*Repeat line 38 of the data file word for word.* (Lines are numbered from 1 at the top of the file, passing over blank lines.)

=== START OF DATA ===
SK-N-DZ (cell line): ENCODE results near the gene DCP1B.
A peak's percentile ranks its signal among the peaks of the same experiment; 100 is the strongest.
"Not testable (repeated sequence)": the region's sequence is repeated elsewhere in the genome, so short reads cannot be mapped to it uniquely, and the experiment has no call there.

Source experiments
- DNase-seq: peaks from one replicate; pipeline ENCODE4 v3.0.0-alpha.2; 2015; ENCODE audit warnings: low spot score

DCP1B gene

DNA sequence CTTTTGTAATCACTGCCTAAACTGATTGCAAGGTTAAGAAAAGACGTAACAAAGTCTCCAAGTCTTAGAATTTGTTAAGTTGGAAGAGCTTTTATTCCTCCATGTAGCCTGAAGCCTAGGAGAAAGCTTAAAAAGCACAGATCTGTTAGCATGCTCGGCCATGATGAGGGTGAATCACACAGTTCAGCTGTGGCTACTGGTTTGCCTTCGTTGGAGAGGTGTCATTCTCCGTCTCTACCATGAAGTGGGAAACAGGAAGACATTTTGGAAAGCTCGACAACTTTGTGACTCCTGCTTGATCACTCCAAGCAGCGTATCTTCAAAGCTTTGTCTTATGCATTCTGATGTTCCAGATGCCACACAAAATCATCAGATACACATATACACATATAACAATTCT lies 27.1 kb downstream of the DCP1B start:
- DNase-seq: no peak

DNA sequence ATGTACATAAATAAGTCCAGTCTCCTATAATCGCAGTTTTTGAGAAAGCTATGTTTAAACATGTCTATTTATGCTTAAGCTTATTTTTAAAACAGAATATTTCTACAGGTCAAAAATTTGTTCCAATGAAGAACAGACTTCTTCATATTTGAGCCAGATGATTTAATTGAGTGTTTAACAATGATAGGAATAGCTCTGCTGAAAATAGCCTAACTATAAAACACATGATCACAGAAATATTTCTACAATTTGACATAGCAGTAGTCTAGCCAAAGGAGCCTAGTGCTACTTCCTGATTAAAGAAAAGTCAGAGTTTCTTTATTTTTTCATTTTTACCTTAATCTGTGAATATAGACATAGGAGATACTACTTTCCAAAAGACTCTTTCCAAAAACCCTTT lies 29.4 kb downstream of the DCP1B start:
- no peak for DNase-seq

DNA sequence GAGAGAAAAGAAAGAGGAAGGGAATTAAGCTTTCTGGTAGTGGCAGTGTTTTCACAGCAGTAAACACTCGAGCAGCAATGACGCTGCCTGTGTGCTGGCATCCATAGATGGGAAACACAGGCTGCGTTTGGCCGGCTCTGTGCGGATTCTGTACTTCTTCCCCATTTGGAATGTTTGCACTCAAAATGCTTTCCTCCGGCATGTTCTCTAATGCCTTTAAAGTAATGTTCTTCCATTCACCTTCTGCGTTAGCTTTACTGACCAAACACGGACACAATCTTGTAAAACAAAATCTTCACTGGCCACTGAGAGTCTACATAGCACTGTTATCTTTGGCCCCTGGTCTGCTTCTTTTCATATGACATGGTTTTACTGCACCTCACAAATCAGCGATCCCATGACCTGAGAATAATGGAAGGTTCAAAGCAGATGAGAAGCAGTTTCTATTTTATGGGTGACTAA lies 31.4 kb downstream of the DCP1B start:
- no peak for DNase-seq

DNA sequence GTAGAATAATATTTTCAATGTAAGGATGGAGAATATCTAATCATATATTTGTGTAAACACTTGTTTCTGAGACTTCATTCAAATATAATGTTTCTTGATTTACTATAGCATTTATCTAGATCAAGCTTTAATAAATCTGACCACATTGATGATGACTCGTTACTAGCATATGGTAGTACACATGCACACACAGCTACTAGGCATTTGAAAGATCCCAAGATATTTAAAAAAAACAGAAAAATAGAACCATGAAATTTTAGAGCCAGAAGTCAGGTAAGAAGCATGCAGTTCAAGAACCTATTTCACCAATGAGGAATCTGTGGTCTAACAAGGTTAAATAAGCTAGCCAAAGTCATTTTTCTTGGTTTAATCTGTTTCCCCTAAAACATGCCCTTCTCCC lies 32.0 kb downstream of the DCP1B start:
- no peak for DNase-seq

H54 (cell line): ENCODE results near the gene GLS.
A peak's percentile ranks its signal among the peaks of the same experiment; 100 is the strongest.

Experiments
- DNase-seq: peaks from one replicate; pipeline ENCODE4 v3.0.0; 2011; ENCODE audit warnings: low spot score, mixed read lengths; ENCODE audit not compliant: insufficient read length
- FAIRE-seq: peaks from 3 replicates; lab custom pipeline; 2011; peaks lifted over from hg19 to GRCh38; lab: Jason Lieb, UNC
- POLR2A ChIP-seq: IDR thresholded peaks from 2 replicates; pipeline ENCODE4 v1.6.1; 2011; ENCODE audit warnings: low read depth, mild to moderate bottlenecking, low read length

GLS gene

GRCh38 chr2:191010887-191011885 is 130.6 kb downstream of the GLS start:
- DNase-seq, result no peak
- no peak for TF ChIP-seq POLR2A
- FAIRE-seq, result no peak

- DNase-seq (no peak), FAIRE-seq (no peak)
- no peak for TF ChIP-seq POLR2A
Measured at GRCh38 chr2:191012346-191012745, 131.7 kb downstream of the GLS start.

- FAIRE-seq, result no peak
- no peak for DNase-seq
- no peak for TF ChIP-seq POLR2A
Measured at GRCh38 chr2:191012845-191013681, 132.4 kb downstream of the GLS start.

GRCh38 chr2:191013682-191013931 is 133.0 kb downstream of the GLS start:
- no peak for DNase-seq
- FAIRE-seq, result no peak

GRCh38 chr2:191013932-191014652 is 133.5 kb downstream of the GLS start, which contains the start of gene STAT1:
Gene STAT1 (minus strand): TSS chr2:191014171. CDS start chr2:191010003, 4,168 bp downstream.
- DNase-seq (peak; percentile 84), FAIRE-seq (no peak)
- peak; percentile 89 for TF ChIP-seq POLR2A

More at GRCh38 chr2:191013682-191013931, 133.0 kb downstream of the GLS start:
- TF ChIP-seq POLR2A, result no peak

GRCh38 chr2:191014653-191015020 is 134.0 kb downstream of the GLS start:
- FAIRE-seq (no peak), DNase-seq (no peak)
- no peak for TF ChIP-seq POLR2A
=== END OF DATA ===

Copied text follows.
- DNase-seq (peak; percentile 84), FAIRE-seq (no peak)